The spirit of the Eastbourne Arts Centre comes from the old Tivoli cinema in Seaside, which Mark Brewer converted to a Performing Arts Centre in 1983.

In 1987 the Tivoli Theatre closed its doors for the last time due to lack of funds. It is true to say that if this remarkable little theatre had not existed, the Eastbourne Arts Centre might never have come into being. Following its closure, friends of the theatre began meeting with the idea of creating an Arts Centre.

The group proposed the centre
• Would be a fringe theatre
• Would embrace all the performing arts
• Would be a place for new playwrights, individual performers and professional theatre companies to display their talents to a small but appreciative audience
• Would form links with local schools
• Would provide programmes for younger children

For all this to take place the next step was to set about finding suitable premises and, some 18 months later, a golden opportunity presented itself.

In April 1989, the group chairman - the late Ernest Wiegand - received news that the Library intended to close its basement lecture theatre in order to save administration costs. Immediately, the group registered a charity - the Eastbourne Arts Centre Trust - and with trustees including Margaret & Tony Cable, Barbara Wilson and Air Vice Marshall Jack Furner - took the plunge and acquired a lease on the venue.

On Sunday 1st October 1989, the trust took custody of the theatre, initially on a six month lease as not everyone was convinced the venture would be a success.

'Great Oaks from little acorns grow'.

With grant funding from various sources and with a band of growing volunteers, the Eastbourne Arts Centre played host to touring theatre companies, classical ensembles, presentations, puppet workshops and more, and proved the venture had a future. EACT took on a five year lease ... which they were proud to be able to renew.

Over the next ten years, the evolving committees and merry band of passionate volunteers continued to run up to thirty events in a year with often five different events in a month.

By 2001, financial subsidies - a key element and for some years already dwindling - all ceased, and the then committee set about revitalising and rejuvenating the project.

With a 'rebrand' of the theatre performing space as The Under Ground Theatre, the venue continued in its mission, attracting many award-winning fringe touring companies and expanding its mechanism for hirings - using monies earned, as per the charity's charter, to reinvest in the venue and to improve its image and facilities.

A freak flash flood in February 2007 caused the theatre to close for six months, but (thankfully fully insured) it reopened again with a new look and improved technical equipment.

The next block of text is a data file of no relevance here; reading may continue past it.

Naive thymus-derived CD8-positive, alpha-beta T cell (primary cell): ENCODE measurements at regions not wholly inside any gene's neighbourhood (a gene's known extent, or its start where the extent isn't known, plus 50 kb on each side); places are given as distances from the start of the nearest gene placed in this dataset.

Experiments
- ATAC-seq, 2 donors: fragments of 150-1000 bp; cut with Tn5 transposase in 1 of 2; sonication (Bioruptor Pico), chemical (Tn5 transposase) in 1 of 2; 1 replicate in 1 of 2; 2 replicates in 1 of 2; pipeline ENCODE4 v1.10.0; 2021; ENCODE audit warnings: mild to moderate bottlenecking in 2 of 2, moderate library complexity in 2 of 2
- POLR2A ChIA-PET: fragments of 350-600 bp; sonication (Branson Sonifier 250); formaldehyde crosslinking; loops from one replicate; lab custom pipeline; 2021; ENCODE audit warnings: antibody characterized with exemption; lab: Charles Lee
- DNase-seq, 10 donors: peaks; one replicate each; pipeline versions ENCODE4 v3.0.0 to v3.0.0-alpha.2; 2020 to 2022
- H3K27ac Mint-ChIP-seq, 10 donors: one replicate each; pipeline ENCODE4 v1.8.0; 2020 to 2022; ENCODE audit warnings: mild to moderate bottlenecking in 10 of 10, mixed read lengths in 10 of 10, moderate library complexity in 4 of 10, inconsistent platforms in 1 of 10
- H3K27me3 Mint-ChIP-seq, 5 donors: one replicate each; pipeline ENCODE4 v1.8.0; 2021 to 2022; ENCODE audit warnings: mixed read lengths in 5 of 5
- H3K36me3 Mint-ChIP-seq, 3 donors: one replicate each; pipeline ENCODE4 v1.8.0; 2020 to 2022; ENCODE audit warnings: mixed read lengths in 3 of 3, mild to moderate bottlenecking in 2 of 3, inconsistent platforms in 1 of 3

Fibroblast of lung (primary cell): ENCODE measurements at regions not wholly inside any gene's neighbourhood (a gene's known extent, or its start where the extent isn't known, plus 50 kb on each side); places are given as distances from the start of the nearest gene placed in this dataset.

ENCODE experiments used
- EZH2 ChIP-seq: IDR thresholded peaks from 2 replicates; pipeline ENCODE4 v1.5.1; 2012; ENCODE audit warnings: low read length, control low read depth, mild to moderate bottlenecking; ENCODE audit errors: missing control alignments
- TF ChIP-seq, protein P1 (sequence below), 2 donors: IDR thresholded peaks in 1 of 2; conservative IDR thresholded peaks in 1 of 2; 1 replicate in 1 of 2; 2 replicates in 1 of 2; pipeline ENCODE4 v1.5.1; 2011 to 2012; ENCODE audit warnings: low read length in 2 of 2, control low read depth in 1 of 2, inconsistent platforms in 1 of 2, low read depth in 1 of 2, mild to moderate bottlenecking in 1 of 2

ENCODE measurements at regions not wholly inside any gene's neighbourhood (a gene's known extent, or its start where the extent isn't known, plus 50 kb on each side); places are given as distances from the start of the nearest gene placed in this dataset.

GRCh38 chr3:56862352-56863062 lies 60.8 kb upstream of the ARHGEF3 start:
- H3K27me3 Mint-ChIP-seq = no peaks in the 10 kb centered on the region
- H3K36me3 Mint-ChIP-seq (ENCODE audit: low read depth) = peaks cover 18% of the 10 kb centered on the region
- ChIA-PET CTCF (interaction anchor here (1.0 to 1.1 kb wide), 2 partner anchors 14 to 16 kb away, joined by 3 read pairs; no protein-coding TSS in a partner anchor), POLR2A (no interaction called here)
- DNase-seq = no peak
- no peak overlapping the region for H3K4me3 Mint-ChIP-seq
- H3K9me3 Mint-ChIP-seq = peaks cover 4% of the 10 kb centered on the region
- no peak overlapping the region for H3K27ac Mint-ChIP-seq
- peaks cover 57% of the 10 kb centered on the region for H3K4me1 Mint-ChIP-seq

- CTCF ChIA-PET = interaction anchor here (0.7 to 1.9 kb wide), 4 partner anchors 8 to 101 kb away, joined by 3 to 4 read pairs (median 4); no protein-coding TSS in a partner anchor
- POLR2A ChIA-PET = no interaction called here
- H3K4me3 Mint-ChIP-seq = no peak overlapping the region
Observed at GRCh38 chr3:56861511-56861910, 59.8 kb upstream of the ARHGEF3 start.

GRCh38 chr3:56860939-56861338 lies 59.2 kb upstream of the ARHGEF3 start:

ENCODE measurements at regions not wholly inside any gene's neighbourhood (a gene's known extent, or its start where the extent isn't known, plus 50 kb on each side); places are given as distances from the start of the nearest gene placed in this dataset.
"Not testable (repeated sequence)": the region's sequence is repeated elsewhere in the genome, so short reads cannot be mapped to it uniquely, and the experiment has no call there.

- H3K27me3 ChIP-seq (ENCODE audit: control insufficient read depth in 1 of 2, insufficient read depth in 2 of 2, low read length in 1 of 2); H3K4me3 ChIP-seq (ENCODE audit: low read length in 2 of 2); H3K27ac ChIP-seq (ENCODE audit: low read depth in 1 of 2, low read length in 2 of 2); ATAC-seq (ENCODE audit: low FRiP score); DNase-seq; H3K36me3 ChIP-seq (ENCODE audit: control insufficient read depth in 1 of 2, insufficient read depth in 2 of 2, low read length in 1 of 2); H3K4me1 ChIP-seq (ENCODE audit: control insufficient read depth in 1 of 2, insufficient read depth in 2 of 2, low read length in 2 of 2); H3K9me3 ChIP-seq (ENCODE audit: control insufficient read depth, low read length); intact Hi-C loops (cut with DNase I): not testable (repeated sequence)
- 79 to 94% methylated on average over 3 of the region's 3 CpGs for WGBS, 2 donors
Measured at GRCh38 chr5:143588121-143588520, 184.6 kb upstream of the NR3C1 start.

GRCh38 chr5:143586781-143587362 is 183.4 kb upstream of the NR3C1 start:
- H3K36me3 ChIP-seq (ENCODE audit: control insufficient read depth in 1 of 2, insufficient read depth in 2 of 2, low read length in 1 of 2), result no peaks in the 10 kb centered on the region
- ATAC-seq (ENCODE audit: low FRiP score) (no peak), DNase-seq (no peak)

Volunteers came and went, yet each brought with them their own skills, strengths, passions and generosity of spirit and time to bring new events and new ideas to the wonderful cultural space in the heart of town.

And the legacy continues.

With an even larger growing band of volunteers, strong business acumen and some welcome sponsorship, the Under Ground Theatre - home of the Eastbourne Arts Centre - is continuing to evolve: reaching further, connecting to more organisations and providing more and more for people of all ages ... and still, proudly, much of it for free.

The new website now integrates fully with the Borough Council's own 'Visit Eastbourne' site, the brochure is now in full colour with a print run of 5000+, morale is high and some of the healthy profits have been spent on further technical improvements, new foyer lighting and a modernisation of the popular bistro... with many more upgrades planned.

It's with immense pride - and with immeasurable gratitude to all those who have come before - that the present committee celebrate 28 years of the Eastbourne Arts Centre on 1st October 2017, and propose a toast to another 28 years and beyond!

Recent years have seen great improvements to the foyer & the coffee bar.

Also, new lighting for the art displays, the installation of an advanced Hearing Loop system in the auditorium along with new sound and lighting equipment.

New in August 2017 is an improvement to the entrance-way stairs - now with a better grip surface for shoes AND in the colours of our logo.  Please let us know if you like it as much as we do.

Because of the split-level nature of our 1960s building, disabled access is unfortunately very unlikely but we do video or sound record many events and these are available by request for those unable to attend. Many recordings can be seen on YouTube, via our website.

Our patrons are television and theatre actress Louise Jameson, local luminaries pianist Robert Milnes & artist Andrew G Forrest and, newly in 2017, the author Sheila Bugler.